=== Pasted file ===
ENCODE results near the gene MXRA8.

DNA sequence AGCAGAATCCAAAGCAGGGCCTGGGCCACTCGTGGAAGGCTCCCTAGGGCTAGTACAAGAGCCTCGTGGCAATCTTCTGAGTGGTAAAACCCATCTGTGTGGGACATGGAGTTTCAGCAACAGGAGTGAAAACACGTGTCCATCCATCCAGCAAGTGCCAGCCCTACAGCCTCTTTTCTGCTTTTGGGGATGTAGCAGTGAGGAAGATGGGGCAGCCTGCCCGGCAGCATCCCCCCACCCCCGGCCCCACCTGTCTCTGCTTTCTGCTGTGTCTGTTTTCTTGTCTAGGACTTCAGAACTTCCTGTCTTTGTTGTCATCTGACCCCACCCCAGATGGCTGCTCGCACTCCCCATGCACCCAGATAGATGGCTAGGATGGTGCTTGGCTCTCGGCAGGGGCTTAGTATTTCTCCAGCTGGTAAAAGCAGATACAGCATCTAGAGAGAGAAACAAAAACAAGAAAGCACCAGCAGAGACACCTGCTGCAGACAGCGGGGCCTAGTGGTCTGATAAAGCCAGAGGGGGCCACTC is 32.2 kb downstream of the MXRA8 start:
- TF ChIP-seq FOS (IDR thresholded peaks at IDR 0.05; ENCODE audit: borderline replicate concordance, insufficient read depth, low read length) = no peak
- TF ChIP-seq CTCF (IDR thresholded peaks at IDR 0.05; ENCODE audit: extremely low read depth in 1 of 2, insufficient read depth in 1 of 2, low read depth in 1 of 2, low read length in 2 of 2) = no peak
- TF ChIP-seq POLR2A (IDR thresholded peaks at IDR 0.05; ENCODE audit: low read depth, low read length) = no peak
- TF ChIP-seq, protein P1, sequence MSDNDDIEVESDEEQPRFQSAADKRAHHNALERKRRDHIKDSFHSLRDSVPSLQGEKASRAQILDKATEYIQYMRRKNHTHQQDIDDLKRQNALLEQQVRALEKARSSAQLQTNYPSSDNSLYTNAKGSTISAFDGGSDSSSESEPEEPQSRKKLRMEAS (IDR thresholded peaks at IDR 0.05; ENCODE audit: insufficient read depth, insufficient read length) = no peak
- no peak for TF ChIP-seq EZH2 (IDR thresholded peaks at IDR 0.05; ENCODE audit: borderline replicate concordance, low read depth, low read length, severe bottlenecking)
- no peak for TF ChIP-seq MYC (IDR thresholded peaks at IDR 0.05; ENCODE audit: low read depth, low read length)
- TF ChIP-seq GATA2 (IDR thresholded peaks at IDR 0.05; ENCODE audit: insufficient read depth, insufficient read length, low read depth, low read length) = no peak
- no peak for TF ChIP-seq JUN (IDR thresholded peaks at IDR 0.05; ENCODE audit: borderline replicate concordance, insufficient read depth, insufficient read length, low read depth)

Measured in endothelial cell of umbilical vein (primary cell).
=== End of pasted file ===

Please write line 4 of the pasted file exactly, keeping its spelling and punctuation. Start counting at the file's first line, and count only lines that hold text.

- TF ChIP-seq CTCF (IDR thresholded peaks at IDR 0.05; ENCODE audit: extremely low read depth in 1 of 2, insufficient read depth in 1 of 2, low read depth in 1 of 2, low read length in 2 of 2) = no peak